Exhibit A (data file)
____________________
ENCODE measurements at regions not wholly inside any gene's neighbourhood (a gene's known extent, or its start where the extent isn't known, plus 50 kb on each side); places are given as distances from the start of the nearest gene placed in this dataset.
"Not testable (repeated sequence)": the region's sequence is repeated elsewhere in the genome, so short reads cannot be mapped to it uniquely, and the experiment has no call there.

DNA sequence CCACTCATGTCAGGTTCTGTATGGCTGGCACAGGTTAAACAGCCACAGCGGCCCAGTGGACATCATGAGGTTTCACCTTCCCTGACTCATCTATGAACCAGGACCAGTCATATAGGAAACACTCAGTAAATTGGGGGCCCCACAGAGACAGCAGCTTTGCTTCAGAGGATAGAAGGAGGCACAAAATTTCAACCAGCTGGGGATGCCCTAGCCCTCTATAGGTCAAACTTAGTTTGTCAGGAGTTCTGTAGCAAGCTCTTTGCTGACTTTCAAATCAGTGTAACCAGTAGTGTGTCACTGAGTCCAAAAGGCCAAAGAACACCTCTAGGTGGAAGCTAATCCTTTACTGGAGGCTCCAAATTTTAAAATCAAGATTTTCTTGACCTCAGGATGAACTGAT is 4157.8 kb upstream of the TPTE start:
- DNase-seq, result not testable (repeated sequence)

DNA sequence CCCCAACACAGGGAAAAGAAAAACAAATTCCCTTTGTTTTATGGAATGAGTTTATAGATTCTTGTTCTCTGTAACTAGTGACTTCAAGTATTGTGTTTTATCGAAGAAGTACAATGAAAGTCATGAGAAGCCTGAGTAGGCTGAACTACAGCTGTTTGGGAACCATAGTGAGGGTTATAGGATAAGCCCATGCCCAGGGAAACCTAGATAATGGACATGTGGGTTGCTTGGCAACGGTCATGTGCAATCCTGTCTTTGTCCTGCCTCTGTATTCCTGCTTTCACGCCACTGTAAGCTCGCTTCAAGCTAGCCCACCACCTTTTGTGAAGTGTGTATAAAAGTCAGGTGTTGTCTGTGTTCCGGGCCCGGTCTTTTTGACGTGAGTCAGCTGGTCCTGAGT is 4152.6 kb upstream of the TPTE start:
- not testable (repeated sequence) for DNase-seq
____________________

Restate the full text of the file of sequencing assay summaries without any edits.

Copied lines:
ENCODE measurements at regions not wholly inside any gene's neighbourhood (a gene's known extent, or its start where the extent isn't known, plus 50 kb on each side); places are given as distances from the start of the nearest gene placed in this dataset.
"Not testable (repeated sequence)": the region's sequence is repeated elsewhere in the genome, so short reads cannot be mapped to it uniquely, and the experiment has no call there.

DNA sequence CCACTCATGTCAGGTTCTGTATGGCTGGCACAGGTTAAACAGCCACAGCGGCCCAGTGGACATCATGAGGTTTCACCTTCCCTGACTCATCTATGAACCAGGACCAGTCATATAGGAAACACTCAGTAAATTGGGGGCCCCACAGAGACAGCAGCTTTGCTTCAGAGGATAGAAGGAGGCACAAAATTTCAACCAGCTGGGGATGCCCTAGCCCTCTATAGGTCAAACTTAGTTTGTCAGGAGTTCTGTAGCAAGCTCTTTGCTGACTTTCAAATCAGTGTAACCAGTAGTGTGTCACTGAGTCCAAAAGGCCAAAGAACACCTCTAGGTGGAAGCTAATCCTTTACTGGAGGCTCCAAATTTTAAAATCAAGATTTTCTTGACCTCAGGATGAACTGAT is 4157.8 kb upstream of the TPTE start:
- DNase-seq, result not testable (repeated sequence)

DNA sequence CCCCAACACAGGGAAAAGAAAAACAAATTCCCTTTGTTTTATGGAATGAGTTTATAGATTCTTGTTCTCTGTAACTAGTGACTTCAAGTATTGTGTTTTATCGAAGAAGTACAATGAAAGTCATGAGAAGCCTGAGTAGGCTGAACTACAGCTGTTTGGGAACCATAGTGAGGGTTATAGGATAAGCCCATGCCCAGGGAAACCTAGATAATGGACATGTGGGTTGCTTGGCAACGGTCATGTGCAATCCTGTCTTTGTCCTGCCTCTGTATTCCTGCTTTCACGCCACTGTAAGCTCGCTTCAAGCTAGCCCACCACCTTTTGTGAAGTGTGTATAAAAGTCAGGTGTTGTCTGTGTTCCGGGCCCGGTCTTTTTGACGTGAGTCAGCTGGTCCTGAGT is 4152.6 kb upstream of the TPTE start:
- not testable (repeated sequence) for DNase-seq